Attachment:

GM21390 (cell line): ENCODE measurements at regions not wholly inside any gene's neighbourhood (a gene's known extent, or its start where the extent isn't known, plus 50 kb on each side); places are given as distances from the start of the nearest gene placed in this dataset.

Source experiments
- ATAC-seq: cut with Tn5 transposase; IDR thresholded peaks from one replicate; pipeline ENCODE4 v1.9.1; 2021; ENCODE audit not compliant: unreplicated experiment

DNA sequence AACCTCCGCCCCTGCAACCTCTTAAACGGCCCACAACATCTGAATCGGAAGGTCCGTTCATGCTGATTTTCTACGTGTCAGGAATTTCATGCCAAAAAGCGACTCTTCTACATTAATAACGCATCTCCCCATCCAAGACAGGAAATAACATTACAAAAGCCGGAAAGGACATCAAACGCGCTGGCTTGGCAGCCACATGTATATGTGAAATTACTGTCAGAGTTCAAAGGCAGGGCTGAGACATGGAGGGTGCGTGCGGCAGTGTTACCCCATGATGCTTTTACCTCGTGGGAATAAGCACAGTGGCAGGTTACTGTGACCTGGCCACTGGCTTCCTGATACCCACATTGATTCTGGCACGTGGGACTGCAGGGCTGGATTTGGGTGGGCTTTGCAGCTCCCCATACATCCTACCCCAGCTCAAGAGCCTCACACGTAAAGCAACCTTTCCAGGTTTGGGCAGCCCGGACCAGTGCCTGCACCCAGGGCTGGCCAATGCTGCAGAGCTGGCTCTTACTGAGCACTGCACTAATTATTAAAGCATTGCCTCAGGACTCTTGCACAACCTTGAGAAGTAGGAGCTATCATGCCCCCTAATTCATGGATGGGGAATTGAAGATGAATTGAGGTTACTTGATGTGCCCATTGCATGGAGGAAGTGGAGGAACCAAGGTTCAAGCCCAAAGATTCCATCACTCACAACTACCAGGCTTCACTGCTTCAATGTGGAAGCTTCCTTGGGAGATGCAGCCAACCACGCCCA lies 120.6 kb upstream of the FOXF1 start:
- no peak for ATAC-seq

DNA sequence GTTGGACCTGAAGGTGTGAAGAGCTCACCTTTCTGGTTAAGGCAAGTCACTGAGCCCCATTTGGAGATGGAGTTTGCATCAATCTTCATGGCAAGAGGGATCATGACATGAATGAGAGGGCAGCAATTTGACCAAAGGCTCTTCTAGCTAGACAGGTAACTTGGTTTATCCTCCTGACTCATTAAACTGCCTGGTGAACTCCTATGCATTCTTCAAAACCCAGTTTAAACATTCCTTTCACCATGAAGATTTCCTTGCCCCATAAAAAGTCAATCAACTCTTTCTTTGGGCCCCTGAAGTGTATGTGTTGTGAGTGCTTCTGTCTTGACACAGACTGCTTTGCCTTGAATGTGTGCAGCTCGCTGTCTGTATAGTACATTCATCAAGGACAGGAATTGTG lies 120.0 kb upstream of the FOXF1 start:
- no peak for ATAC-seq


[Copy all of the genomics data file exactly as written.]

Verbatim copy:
GM21390 (cell line): ENCODE measurements at regions not wholly inside any gene's neighbourhood (a gene's known extent, or its start where the extent isn't known, plus 50 kb on each side); places are given as distances from the start of the nearest gene placed in this dataset.

Source experiments
- ATAC-seq: cut with Tn5 transposase; IDR thresholded peaks from one replicate; pipeline ENCODE4 v1.9.1; 2021; ENCODE audit not compliant: unreplicated experiment

DNA sequence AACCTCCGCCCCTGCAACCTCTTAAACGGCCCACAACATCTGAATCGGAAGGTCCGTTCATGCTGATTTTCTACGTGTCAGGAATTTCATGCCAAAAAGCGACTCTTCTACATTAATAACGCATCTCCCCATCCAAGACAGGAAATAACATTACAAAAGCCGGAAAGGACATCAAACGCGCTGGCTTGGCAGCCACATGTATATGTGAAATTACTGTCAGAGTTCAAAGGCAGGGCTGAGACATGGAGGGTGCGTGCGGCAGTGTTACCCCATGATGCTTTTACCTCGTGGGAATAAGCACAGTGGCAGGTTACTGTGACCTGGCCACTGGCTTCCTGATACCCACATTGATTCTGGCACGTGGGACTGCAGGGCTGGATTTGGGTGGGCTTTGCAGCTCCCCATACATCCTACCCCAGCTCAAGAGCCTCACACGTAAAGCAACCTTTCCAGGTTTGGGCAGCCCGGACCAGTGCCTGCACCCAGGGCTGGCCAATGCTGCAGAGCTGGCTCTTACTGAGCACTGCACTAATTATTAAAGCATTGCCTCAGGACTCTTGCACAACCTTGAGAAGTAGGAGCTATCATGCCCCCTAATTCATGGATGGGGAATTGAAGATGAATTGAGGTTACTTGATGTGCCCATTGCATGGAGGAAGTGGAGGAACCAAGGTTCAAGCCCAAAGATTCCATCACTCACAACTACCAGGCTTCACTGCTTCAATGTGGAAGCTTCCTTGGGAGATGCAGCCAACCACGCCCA lies 120.6 kb upstream of the FOXF1 start:
- no peak for ATAC-seq

DNA sequence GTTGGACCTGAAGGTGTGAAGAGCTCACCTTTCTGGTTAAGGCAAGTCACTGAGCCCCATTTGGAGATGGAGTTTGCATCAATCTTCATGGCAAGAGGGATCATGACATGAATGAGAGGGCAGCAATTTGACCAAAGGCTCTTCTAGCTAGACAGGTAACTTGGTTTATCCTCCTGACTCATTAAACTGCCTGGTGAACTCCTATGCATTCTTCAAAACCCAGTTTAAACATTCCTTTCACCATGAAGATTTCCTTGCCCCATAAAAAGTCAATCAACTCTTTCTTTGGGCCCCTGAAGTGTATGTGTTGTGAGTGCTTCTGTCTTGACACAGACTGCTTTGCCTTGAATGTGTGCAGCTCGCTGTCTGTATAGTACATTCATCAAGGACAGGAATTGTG lies 120.0 kb upstream of the FOXF1 start:
- no peak for ATAC-seq